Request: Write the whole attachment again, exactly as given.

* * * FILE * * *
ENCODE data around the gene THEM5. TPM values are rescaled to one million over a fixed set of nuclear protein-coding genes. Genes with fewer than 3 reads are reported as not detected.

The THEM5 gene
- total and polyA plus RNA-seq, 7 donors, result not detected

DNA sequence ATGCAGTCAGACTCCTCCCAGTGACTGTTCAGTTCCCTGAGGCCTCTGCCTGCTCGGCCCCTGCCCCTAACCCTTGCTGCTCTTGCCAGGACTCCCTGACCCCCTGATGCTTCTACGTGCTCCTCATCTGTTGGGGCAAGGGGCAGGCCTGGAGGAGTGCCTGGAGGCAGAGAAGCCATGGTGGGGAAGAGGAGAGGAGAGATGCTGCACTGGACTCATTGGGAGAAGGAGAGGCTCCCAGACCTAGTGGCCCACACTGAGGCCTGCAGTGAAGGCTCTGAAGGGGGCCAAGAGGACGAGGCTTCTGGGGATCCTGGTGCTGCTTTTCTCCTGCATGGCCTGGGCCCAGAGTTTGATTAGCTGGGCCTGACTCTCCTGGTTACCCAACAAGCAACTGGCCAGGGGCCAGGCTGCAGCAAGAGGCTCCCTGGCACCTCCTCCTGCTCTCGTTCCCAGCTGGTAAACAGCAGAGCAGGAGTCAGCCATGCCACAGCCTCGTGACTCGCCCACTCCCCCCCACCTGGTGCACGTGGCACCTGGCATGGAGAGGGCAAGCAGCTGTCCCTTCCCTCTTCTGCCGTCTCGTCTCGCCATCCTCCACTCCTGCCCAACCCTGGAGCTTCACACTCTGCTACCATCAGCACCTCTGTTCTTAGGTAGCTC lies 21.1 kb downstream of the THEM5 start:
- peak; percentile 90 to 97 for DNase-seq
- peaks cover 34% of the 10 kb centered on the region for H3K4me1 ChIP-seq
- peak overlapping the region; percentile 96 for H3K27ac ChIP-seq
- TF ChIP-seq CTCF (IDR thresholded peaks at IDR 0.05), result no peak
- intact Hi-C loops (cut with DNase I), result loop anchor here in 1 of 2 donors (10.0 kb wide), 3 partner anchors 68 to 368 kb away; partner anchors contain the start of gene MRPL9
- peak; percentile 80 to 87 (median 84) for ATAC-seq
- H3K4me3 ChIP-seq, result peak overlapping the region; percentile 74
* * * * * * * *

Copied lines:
ENCODE data around the gene THEM5. TPM values are rescaled to one million over a fixed set of nuclear protein-coding genes. Genes with fewer than 3 reads are reported as not detected.

The THEM5 gene
- total and polyA plus RNA-seq, 7 donors, result not detected

DNA sequence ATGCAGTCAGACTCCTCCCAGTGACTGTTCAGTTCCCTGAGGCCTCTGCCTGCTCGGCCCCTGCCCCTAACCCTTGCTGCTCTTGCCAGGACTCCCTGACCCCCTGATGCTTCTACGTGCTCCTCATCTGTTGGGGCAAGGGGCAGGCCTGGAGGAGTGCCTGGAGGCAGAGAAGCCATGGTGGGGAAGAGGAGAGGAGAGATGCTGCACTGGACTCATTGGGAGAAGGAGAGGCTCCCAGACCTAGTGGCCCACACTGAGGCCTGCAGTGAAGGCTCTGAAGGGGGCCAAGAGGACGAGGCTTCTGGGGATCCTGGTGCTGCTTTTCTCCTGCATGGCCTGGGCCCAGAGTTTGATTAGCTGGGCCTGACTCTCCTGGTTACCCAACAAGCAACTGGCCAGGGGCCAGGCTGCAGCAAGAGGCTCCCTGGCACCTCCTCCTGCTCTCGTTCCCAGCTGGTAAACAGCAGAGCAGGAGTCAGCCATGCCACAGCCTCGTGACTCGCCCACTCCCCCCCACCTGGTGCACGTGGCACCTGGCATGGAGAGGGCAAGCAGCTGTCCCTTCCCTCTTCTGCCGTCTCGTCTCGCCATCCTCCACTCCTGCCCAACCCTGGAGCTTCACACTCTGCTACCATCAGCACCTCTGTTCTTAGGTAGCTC lies 21.1 kb downstream of the THEM5 start:
- peak; percentile 90 to 97 for DNase-seq
- peaks cover 34% of the 10 kb centered on the region for H3K4me1 ChIP-seq
- peak overlapping the region; percentile 96 for H3K27ac ChIP-seq
- TF ChIP-seq CTCF (IDR thresholded peaks at IDR 0.05), result no peak
- intact Hi-C loops (cut with DNase I), result loop anchor here in 1 of 2 donors (10.0 kb wide), 3 partner anchors 68 to 368 kb away; partner anchors contain the start of gene MRPL9
- peak; percentile 80 to 87 (median 84) for ATAC-seq
- H3K4me3 ChIP-seq, result peak overlapping the region; percentile 74